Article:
8 Novels Crossing the Pond in 2017

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Claire Handscombe


Claire Handscombe moved from Europe to DC in 2012, ostensibly to study for an MFA in Creative Writing, but actually – let’s be honest – because of an obsession with The West Wing. She is the author of Unscripted, a novel about a young woman with a celebrity crush and a determined plan, and the editor of Walk With Us: How The West Wing Changed Our Lives. She also hosts the Brit Lit Podcast, a fortnightly show of news and views from British books and publishing. Blog: the Brit Lit Blog. Twitter: @BookishClaire

Sometimes, it takes a while for British books to make it across the Pond. There’s a variety of reasons for that — I’ve yet to get to the bottom of all of them, but if I had to guess I’d say that it has to do mostly with two things. Firstly, the the logistics of publishing, with different imprints buying the book and having to fit it into their publishing and publicity schedules. Secondly but not necessarily of less importance, it’s highly likely that with some books American imprints wait to see if there’s enough interest in them in the UK — places on prize longlists, bestseller status — for them to “risk” taking a chance on the American market.

These eight books all made the grade — though they’re not all by British writers, they were all published in the UK last year, and are coming to the US in 2017.

we-were-on-a-breakWe Were on a Break, by Lindsey Kelk (3rd Jan)

Lindsey Kelk is a prolific and beloved British chick lit author who first broke (no pun intended) onto the scene with “I Heart New York.”  Her latest is about a couple who are about to get engaged… only they end up splitting up instead. Oops. What happens now?



selection-daySelection Day, by Aravind Adiga (3rd Jan)

“Manjunath Kumar is fourteen. He knows he is good at cricket – if not as good as his elder brother Radha. He knows that he fears and resents his domineering and cricket-obsessed father, admires his brilliantly talented sibling and is fascinated by the world of CSI and by curious and interesting scientific facts… When Manju begins to get to know Radha’s great rival, a boy as privileged and confident as Manju is not, everything in Manju’s world begins to change.” Indian author Aravind Adiga won the Man Booker Prize in 2008 for his previous novel, The White Tiger.

number-11Number 11, by Jonathan Coe (24th January)

This London novel that portrays the realities of life in the 21st century features a vast and interesting cast of characters, from the ten-year-olds, Rachel and Alison, who open the novel, to Alison’s mother, who’s on a reality TV show, to “the ludicrously wealthy family who hire Rachel as a nanny–under whose immense London mansion Rachel will discover a dark and terrifying secret.” The novel promises “psychological insight, social commentary, vicious satire, and even surrealist horror”. That definitely sounds worth a read.

autumn-ali-smithAutumn, by Ali Smith (7th Feb)

The first in a quartet of novels, Ali Smith’s Autumn has been called the first Brexit novel, firmly rooted in the present but reaching back into the past too. “It was the worst of times, it was the worst of times,” it begins, a sentiment that many of us can relate to as we look back on 2016. Ali Smith won the Baileys prize — the UK’s foremost prize for women writers — with her previous novel, How to Be Both, and the Independent newspaper has called her “one of the most inventive novelists writing in Britain today” and “one of the country’s foremost chroniclers, her finger firmly on the social and political pulse.”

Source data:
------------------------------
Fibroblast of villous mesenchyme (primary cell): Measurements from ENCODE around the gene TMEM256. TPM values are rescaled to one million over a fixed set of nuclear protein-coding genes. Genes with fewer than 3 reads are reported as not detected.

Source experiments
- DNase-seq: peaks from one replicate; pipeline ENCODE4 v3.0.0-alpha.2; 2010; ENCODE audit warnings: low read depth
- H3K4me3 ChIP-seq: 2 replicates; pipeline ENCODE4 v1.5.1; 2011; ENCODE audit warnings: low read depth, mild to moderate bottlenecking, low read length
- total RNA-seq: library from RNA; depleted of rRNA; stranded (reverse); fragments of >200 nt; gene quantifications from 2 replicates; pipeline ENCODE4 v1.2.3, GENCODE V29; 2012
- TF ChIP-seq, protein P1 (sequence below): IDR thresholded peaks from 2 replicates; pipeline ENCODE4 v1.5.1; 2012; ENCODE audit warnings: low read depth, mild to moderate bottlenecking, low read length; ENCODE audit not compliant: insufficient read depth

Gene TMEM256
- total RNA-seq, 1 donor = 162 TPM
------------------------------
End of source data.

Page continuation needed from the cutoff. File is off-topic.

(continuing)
shtumShtum, by Jem Lester (9th May)

They say write what you know, and Jem Lester knows what it’s like to raise an autistic child. He brings this and a lot of humour to a novel in which Ben has to learn to be a single father to a child who has never spoken. According to The Guardian, if you like Nick Hornby and Tony Parsons, this one’s for you.



augustownAugustown, by Kei Miller (23rd May)

Jamaican author Kei Miller’s 2006 debut was shortlisted for the Commonwealth Writers’ Prize for Best First Book, and he’s been prolific since. His latest is the story of Ma Taffy, who “may be blind but she sees everything. So when her great-nephew Kaia comes home from school in tears, what she senses sends a deep fear running through her…  A poor suburban sprawl in the Jamaican heartland, Augustown is a place where many things that should happen don’t, and plenty of things that shouldn’t happen do. For the story of Kaia leads back to another momentous day in Jamaican history, the birth of the Rastafari and the desire for a better life.”

the-essex-serpentThe Essex Serpent, by Sara Perry (6th June)

This was one of the most talked-about novels in the UK in 2016, and the prominent bookshop chain Waterstones named it their Book of the Year. It certainly sounds unique and intriguing. Recently bereaved Cora moves to Essex, just outside London, with her son. She hears of a rumour about the return of a deadly mythical snake and sets off to explore, meeting a deeply religious man with his own theories about the serpent on the way and striking up a tumultuous relationship with him.

the-crime-writerThe Crime Writer, by Jill Dawson (6th June)

If you’re a fan of psychological thrillers, you’re in for a treat with this one. The Crime Writer is a fictionalisation of Patricia Highsmith’s life. The American writer retreats to Suffolk, in England, in order to write and to protect her privacy as she maintains an affair with Sam, a married woman who lives in London. But a visit by Sam has deadly consequences, and Patricia discovers what it’s like to live like a character from her own troubling novels.